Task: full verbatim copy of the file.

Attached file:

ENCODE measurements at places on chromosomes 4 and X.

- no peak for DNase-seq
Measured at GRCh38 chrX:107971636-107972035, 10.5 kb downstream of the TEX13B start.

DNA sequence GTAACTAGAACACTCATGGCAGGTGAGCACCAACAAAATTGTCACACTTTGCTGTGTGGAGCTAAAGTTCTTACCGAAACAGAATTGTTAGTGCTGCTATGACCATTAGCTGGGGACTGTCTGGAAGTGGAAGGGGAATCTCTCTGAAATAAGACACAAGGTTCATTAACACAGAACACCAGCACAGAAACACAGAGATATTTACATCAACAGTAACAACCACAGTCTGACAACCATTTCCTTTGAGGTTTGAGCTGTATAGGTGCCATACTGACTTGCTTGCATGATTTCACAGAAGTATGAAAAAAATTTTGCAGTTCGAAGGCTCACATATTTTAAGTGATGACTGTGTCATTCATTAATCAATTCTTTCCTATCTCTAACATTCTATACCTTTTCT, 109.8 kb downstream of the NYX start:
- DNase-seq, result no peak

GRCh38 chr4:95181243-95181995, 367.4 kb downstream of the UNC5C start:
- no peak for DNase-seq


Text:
ENCODE measurements at places on chromosomes 4 and X.

- no peak for DNase-seq
Measured at GRCh38 chrX:107971636-107972035, 10.5 kb downstream of the TEX13B start.

DNA sequence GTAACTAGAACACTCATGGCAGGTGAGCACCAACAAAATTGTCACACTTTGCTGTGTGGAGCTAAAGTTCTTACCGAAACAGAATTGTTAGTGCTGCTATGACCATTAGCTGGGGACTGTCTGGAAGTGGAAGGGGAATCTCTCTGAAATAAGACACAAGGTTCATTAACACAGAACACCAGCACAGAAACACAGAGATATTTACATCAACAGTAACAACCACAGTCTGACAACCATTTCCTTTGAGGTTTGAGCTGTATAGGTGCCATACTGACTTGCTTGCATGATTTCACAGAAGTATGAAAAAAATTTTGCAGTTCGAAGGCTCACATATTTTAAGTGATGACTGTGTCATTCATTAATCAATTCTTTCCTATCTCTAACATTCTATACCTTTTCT, 109.8 kb downstream of the NYX start:
- DNase-seq, result no peak

GRCh38 chr4:95181243-95181995, 367.4 kb downstream of the UNC5C start:
- no peak for DNase-seq